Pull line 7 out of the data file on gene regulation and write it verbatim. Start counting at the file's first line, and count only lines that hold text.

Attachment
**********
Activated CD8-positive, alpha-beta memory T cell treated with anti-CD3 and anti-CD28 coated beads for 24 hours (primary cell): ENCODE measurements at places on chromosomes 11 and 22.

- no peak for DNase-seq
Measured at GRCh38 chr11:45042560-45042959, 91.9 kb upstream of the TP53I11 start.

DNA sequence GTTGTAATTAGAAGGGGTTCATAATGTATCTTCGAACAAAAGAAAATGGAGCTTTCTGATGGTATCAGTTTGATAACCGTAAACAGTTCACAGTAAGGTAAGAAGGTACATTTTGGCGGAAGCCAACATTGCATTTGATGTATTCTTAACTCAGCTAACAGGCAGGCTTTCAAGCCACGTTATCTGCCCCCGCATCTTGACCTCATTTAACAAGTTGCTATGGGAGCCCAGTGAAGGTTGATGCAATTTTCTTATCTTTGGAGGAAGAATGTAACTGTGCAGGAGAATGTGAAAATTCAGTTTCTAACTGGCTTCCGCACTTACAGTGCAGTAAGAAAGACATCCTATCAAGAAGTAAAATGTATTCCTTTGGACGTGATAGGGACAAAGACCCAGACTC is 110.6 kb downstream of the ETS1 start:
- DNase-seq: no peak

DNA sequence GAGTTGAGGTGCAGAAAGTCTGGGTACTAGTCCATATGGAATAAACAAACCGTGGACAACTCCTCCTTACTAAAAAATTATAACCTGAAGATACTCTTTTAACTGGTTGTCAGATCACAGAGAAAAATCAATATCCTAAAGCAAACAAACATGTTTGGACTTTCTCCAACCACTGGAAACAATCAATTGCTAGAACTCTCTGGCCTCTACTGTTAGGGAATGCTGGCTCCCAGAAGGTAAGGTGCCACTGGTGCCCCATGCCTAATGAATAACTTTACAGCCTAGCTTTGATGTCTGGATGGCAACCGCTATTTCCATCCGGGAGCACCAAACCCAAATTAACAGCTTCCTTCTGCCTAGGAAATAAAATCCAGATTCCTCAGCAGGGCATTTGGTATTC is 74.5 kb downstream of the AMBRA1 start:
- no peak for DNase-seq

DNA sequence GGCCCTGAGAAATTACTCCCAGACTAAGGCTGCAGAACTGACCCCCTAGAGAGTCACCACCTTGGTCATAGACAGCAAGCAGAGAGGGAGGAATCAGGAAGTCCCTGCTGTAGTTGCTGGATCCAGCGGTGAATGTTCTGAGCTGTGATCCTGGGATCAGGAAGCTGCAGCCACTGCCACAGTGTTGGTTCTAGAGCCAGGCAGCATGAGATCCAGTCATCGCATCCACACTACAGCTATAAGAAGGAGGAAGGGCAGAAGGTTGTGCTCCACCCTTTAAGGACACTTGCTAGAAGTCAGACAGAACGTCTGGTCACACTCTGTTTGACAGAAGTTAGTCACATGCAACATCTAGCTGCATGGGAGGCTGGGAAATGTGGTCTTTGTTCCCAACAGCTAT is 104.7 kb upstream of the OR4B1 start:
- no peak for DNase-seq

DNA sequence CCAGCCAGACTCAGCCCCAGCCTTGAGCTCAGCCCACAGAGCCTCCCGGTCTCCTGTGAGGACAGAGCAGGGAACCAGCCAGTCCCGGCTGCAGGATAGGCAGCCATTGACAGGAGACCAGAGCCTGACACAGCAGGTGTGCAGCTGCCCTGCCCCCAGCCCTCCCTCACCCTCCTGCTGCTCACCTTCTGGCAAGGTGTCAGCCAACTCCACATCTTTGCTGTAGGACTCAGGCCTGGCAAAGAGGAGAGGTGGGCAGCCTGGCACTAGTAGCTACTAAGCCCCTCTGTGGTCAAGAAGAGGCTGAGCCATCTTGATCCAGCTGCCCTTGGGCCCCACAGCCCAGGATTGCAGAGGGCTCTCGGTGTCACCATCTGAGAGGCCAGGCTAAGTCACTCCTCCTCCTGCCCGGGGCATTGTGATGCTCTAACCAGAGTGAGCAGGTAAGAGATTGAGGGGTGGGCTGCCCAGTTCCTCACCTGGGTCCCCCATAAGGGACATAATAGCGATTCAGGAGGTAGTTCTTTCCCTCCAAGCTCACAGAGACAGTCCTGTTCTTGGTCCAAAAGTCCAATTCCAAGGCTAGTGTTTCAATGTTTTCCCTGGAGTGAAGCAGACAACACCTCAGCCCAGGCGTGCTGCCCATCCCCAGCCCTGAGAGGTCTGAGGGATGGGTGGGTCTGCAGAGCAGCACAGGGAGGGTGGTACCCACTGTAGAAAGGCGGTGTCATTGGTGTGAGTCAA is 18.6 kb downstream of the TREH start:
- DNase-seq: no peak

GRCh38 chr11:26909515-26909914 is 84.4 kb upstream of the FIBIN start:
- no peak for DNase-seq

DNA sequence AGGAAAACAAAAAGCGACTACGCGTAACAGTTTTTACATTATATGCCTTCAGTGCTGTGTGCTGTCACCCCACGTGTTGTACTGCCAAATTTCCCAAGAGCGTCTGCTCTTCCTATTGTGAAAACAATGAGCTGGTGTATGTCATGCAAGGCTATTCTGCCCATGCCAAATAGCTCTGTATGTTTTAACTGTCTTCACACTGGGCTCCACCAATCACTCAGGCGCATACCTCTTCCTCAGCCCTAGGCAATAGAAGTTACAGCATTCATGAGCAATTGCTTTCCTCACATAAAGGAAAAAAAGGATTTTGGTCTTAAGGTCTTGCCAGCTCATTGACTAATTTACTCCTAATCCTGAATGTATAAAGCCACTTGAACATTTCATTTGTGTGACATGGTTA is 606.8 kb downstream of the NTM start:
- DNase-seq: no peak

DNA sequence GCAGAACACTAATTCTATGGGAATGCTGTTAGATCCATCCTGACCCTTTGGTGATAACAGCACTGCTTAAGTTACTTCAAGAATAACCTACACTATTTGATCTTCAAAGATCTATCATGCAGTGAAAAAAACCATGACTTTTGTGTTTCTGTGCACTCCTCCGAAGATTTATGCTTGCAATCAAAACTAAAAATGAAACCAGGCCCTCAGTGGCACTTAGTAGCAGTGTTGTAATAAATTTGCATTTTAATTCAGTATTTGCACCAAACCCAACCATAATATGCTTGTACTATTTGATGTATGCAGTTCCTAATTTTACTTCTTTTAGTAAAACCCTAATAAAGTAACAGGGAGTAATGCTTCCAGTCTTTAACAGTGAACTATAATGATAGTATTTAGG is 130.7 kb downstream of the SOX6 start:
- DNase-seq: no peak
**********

- no peak for DNase-seq